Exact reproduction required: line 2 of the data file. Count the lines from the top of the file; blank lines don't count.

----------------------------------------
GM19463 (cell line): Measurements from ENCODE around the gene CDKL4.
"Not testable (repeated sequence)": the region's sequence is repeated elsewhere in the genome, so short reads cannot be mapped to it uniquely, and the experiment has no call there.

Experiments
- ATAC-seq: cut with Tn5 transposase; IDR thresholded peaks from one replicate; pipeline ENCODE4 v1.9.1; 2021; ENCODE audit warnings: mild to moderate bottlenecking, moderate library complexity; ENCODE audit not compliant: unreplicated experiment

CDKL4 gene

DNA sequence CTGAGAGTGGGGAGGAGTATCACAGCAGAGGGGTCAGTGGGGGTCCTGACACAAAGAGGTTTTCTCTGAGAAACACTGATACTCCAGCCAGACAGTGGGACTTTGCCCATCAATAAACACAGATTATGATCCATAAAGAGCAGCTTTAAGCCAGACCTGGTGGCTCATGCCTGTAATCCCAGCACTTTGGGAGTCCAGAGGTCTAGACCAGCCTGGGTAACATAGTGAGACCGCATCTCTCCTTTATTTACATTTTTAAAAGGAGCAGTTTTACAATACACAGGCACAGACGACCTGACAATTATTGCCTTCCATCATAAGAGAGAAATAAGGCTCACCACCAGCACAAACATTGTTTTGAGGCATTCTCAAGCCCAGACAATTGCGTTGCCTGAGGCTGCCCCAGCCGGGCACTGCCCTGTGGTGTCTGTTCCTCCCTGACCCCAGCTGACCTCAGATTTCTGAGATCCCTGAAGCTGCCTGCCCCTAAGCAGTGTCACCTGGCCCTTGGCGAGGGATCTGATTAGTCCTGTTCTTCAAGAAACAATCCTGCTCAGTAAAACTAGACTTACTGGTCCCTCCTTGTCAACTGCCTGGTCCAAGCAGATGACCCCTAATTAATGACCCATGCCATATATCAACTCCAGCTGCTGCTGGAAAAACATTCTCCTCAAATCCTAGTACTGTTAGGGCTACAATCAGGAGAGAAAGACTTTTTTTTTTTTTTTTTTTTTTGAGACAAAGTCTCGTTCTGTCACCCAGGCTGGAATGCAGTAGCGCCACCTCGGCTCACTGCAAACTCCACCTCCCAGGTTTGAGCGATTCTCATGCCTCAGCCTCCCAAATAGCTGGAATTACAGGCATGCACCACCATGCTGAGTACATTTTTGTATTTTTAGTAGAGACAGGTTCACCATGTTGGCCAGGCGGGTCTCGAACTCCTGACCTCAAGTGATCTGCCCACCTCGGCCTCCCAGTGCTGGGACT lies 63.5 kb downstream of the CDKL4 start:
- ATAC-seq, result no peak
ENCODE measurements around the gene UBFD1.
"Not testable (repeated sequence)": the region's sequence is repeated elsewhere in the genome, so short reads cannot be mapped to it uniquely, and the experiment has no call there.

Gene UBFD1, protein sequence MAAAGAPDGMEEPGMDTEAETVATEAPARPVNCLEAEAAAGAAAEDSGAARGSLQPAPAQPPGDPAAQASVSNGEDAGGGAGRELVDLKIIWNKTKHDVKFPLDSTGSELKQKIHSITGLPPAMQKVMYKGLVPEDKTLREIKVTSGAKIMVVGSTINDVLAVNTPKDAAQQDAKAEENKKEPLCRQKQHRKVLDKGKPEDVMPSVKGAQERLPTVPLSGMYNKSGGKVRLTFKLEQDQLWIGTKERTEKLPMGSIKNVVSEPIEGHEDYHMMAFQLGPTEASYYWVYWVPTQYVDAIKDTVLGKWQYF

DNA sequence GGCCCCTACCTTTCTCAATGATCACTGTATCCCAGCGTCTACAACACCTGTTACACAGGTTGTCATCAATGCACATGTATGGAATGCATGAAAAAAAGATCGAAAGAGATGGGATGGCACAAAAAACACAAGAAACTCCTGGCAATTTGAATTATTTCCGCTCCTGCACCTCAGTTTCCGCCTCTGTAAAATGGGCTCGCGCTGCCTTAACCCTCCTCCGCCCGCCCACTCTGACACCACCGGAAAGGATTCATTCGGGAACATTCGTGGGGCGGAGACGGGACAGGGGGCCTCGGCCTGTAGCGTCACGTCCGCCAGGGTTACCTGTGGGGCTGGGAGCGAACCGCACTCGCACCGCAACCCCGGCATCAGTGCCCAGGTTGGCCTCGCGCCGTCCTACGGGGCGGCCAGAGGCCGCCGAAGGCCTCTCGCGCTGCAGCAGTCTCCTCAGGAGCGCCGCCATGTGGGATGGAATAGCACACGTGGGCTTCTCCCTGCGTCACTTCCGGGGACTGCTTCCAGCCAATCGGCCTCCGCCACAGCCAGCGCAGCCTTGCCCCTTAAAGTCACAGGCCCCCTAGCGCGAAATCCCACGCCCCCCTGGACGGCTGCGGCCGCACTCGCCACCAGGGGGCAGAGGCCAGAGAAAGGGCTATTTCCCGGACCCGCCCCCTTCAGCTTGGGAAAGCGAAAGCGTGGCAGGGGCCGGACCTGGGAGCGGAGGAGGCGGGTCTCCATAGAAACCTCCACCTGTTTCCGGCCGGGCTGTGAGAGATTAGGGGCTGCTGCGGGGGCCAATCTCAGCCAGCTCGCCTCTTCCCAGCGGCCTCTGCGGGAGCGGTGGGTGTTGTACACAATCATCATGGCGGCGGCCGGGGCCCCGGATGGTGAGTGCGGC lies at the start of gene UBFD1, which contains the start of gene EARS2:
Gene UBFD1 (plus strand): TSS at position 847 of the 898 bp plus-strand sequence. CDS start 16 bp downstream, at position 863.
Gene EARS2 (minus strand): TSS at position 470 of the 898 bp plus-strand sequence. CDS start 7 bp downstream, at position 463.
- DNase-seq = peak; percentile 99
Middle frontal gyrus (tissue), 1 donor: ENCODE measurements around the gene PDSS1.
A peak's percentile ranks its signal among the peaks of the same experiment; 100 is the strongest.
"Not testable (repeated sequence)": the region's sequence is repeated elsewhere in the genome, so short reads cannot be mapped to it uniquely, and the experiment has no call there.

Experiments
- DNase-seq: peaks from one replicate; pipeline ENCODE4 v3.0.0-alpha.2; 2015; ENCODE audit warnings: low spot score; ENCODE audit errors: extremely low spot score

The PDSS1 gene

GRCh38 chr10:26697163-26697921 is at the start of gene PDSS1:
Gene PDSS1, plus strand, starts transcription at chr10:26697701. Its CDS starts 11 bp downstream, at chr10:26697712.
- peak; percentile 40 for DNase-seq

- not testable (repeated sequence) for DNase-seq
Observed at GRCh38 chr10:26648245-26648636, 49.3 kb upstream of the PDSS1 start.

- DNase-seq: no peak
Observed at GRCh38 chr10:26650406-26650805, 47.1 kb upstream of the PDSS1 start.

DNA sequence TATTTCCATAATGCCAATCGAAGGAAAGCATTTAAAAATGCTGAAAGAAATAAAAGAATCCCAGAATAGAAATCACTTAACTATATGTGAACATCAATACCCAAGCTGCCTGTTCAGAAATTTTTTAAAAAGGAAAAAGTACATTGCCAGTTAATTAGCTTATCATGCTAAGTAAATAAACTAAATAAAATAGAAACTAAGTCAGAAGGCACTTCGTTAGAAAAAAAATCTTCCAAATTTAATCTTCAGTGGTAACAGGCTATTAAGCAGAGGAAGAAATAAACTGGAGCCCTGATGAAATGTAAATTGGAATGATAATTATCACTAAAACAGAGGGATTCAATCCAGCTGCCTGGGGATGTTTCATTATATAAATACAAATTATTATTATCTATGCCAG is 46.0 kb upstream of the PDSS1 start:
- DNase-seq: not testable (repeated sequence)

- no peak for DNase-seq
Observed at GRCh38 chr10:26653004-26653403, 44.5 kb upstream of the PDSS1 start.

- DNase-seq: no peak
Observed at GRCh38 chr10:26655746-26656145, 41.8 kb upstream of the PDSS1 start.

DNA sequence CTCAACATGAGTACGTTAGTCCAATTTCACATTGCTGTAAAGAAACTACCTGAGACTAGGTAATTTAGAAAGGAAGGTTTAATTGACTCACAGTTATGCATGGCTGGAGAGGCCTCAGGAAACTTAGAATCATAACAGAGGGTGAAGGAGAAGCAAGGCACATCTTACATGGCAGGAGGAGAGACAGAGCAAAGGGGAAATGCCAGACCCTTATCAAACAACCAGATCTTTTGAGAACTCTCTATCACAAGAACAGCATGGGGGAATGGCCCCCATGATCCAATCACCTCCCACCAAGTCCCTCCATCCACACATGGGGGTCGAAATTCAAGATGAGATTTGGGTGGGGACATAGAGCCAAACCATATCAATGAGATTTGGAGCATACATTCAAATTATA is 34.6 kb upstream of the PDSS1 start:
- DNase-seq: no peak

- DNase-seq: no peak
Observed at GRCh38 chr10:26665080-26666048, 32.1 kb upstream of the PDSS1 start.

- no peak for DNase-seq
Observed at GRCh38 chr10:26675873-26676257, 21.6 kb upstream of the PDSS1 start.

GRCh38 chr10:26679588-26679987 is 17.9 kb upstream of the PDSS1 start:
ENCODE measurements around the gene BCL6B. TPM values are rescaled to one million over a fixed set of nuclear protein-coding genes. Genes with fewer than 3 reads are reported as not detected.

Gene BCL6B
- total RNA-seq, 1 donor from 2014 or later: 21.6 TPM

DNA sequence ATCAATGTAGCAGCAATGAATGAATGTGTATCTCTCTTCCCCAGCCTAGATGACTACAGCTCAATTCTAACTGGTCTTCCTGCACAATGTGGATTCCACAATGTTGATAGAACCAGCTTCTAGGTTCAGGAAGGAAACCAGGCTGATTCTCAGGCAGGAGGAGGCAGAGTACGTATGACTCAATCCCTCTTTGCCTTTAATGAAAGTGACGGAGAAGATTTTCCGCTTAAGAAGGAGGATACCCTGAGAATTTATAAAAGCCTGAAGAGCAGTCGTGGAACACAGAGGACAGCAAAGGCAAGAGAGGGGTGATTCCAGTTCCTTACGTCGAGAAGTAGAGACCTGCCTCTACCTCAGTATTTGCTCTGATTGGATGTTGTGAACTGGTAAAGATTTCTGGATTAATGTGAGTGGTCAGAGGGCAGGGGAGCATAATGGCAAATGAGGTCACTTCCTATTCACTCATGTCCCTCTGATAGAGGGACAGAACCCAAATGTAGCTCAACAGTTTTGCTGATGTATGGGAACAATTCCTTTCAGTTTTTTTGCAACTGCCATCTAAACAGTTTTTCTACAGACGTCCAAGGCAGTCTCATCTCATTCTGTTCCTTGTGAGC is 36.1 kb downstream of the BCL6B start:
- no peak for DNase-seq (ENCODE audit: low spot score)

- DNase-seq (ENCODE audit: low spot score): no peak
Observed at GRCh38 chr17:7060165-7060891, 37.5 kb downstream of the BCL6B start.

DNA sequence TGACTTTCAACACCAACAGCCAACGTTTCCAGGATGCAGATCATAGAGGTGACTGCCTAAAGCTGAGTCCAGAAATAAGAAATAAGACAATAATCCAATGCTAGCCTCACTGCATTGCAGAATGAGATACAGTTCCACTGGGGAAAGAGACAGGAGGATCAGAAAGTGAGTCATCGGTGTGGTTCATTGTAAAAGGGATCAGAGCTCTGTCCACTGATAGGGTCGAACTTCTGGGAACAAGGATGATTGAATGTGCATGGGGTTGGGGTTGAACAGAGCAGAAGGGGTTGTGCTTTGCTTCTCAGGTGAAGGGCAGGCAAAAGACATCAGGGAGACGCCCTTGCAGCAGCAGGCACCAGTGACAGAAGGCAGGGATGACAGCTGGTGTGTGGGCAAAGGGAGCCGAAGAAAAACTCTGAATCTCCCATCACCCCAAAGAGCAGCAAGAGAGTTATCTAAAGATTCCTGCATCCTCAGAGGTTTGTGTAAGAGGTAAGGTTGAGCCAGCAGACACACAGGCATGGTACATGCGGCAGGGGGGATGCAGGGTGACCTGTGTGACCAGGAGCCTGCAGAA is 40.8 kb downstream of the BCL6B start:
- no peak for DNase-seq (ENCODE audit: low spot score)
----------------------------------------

"Not testable (repeated sequence)": the region's sequence is repeated elsewhere in the genome, so short reads cannot be mapped to it uniquely, and the experiment has no call there.